In reality, it's fine if no one is listening
Posted: Jan. 28, 2004
Inadvertently, "Todd TV" may prove that viewers don't really want to play God after all.
It's too early to call the FX cable reality series a flop, but the numbers scored by its Jan. 21 premiere aren't promising.
According to the trade paper Hollywood Reporter, about 803,000 people watched the loudly hyped debut of the weekly show, which asks the audience to vote on a life plan for the amiably aimless Todd Santos, a 30-year-old waiter and would-be songwriter.
That's awfully low compared with the 4.7 million who watched the silly "Newlyweds" on MTV during the same time slot, the nearly 3 million who tuned in to "Comedy Central's" smart "Chappelle's Show" or even the 2.1 million who chose a repeat of "Monk" on USA.
The FX series is based on the theory that those of us who talk back to our TV sets yearn to have our advice not only heard but heeded.
In the wildly popular "American Idol," the audience merely gets to vote for favorite performers. "Todd TV" takes that idea a giant step further, giving viewers the chance to meddle in what FX describes as "life-changing decisions" via phone, e-mail or text messaging.
Just who is this Todd who's willing to play by FX's "you decide, he obeys" rules?
He's a tall, extremely good-looking Californian with, surprisingly, a bigger vocabulary and a wider range of facial expressions than your average hunk of reality-TV meat loaf. These attractive traits are offset, however, by habits that would be considered immature in a 15-year-old.
Sent to do his laundry by the show's producers, Todd observes that the last time he dropped quarters into a machine, he'd gone at least 10 days without wearing underwear. Bumping into an old girlfriend, he confides in a voice-over that, when she speaks, "I'm usually not listening to what she's saying, I'm just counting the seconds till she stops talking." Nice.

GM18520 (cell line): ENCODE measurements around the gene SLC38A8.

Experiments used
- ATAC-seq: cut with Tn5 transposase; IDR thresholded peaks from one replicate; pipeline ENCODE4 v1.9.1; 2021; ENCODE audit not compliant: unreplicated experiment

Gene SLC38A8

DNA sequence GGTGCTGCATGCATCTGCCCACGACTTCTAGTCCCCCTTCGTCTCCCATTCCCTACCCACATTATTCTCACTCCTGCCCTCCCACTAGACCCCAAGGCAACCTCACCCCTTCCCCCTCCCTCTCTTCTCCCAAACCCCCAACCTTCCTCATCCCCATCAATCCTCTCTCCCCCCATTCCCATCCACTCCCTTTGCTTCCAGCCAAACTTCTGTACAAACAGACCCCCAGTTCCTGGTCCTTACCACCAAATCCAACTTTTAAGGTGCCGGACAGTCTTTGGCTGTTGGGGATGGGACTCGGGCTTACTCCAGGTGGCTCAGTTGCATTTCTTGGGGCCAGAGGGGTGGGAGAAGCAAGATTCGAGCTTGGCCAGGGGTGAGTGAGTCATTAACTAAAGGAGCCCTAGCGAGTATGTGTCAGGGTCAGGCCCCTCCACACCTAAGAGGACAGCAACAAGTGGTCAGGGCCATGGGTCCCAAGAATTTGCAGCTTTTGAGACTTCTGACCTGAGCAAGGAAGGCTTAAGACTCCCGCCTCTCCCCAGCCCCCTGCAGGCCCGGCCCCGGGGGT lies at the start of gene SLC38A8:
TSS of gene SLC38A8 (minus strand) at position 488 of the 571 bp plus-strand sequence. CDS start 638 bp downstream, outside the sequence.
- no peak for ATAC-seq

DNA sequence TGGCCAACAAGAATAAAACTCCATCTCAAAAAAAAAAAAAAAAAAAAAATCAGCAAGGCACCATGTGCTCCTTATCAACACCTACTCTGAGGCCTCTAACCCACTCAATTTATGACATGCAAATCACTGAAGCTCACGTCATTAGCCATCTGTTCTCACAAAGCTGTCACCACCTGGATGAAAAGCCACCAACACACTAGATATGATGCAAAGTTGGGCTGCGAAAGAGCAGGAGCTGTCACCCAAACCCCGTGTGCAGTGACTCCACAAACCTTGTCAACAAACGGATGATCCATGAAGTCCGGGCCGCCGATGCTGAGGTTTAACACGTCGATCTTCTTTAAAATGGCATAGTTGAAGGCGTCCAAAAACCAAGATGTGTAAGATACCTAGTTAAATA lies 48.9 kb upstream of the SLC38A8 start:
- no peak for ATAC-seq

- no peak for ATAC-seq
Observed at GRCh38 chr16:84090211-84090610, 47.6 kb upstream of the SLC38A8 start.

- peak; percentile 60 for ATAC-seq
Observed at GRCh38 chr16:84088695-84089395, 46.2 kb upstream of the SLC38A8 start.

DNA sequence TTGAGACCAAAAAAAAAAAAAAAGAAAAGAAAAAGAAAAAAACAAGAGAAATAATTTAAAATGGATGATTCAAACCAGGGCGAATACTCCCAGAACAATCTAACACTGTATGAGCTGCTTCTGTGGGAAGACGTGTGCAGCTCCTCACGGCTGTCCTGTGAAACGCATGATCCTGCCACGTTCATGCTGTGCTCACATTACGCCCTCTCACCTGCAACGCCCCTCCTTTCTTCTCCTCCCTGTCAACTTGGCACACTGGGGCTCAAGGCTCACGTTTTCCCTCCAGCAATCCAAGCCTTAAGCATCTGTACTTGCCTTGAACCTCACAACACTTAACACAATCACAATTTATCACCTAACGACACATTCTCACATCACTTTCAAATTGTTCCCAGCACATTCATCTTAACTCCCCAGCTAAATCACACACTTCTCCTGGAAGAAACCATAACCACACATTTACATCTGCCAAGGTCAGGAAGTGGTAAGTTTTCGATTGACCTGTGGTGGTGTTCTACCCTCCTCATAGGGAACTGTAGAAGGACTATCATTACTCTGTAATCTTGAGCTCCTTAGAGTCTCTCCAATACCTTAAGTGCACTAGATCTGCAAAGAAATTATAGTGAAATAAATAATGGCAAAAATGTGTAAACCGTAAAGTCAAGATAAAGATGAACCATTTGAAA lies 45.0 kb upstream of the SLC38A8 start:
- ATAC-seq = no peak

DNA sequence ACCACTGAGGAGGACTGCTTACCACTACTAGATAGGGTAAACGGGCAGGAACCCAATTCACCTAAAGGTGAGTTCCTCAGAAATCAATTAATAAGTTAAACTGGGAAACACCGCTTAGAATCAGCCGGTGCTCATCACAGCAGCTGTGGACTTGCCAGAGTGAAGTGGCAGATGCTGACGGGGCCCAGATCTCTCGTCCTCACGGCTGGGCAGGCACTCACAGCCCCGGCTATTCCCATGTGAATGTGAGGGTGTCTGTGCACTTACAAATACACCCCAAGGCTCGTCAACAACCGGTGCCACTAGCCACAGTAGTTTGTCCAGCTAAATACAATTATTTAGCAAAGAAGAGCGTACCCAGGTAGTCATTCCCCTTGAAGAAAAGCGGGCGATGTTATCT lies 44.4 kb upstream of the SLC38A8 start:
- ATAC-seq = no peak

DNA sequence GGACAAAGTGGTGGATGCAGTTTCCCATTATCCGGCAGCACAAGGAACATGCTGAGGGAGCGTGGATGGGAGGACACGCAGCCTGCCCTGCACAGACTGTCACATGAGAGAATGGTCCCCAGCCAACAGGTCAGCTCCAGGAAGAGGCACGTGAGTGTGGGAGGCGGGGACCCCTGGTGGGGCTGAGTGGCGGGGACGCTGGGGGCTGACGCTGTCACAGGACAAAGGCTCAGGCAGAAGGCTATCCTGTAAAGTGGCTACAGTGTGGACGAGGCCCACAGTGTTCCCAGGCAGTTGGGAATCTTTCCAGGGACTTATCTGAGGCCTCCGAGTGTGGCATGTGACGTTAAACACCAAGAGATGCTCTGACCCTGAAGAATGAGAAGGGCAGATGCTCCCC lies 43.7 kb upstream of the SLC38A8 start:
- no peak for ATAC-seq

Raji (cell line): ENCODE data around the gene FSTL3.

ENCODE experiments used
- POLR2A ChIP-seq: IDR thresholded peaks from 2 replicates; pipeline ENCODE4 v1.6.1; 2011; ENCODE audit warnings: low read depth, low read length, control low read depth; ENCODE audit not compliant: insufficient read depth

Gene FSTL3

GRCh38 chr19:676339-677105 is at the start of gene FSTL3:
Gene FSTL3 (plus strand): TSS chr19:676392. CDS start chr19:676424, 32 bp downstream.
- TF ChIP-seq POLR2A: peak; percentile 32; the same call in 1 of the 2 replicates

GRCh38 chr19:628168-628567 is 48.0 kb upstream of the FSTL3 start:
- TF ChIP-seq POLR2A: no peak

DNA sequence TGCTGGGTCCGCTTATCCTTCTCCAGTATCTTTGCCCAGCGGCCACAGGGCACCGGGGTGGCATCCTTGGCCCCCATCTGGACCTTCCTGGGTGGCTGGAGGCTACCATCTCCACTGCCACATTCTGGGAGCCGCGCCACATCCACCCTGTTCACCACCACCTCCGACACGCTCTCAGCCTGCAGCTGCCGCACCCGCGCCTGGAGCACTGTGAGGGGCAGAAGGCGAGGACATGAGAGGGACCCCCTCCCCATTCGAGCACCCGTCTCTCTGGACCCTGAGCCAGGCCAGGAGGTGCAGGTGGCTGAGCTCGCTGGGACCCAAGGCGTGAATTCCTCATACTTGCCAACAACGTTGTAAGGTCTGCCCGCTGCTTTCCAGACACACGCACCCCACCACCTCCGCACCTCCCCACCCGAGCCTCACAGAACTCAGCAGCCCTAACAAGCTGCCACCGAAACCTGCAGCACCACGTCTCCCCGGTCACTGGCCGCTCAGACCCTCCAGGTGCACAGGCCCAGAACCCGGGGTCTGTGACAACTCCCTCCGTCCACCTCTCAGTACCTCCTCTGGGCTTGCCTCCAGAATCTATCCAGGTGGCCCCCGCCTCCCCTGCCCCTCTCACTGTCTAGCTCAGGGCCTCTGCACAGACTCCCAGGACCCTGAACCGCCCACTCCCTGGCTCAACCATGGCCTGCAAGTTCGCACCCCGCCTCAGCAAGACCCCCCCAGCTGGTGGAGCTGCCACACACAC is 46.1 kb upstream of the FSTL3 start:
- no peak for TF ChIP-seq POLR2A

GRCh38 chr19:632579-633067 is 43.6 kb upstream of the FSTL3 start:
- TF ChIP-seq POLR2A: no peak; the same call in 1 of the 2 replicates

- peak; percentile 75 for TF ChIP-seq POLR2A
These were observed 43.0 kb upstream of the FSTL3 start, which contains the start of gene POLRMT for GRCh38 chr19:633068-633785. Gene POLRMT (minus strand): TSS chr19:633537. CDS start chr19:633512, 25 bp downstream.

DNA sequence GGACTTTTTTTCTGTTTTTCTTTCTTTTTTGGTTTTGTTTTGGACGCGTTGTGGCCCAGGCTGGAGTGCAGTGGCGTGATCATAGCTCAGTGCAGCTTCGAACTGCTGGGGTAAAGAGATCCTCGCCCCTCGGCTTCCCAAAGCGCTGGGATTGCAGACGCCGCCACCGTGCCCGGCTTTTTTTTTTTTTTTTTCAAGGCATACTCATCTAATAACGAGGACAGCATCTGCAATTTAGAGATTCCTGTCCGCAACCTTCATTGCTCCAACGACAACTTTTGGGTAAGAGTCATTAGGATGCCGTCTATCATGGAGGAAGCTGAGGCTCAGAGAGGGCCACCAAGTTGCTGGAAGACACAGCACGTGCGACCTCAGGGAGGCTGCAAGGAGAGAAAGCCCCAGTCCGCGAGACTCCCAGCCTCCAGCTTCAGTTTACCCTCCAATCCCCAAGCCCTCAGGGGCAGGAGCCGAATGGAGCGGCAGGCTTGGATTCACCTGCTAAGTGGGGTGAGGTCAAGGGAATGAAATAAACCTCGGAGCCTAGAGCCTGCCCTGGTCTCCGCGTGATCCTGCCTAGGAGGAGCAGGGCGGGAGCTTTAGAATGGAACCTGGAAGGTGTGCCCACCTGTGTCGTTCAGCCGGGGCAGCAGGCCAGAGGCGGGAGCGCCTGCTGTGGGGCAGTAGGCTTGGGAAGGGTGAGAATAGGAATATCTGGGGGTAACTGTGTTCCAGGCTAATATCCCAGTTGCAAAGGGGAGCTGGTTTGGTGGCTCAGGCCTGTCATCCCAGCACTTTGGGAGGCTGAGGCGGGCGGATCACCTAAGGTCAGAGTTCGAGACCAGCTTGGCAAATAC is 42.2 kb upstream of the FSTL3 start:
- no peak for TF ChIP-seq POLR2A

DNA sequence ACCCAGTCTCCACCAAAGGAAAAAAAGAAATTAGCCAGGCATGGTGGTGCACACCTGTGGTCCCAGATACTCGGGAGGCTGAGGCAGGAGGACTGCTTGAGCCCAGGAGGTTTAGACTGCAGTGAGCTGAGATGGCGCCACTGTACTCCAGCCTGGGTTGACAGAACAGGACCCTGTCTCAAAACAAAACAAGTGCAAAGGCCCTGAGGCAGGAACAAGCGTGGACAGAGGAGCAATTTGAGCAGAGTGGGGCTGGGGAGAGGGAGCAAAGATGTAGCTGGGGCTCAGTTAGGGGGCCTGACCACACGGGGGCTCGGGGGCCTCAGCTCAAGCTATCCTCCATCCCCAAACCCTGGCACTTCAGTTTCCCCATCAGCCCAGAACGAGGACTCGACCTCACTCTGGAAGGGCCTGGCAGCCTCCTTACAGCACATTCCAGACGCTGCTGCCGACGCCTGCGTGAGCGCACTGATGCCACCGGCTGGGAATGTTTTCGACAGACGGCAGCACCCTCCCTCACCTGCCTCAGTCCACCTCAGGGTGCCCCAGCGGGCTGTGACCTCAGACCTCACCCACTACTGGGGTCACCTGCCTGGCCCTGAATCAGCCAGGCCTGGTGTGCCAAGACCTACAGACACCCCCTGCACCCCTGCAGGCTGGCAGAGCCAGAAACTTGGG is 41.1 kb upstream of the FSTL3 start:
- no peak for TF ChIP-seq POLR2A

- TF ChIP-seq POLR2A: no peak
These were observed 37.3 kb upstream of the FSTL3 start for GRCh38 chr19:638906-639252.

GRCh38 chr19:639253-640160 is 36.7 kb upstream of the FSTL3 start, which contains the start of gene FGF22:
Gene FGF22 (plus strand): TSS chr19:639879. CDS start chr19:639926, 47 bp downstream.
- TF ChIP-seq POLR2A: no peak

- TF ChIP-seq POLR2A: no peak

But it's neither Todd's love life nor his laundry that viewers get to vote on in the first episode. Instead, we're asked to weigh in on two weirdly contrived questions.
Should our musically inclined man-child accept a position as personal assistant to surly rocker Bret Michaels of Poison, who drops in from nowhere, or should he take a job as a singing telegram guy?
And, even more strangely, whom should Todd pick as a roommate: his annoying mom or a bland but mildly creepy therapist with the unlikely name of Dr. Pavlo?
Personally, my answer to both questions would be a hearty Neither Of The Above.
If anyone was born to live alone, it's the enthusiastically slovenly Todd. And as far as career choices, with his deceptively warm smile and his ability to look interested when he clearly isn't, he's already got the perfect job: waiting tables in a high-end restaurant.
But who am I to tell Todd any of this, for heaven's sake? I'm not his girlfriend. I'm not his mom. I'm not even Dr. Pavlo.
I do have some advice, though, for the people at FX: Think back to a show that had a short, undistinguished life last season on your sister broadcast network, Fox.
A little something called "Married by America."
Having trouble remembering this reality series? It was the one last spring where viewers were supposed to play matchmaker to a bunch of singles. Instead, viewers said, "Huh?" and the singles stayed that way.
The truth, I suspect, is that we enjoy talking back to the TV set not despite the fact but precisely because of the fact that no one is listening, let alone taking our half-baked ideas to heart.
This is what makes gossiping about an acquaintance ("Geez, can't she tell that that guy is a couple of tacos short of a combination plate?" "Yeah, really!") so much more fun than trying to counsel a friend ("Do you think my boyfriend is a little, you know, strange?" "Ummmmmm . . ."). When our opinions actually count, we're infinitely more circumspect about them.
Of course, nobody at FX asked for my opinion of "Todd TV" before they put it on the air. They're not asking me now, either.
But I love playing Monday morning quarterback, don't you?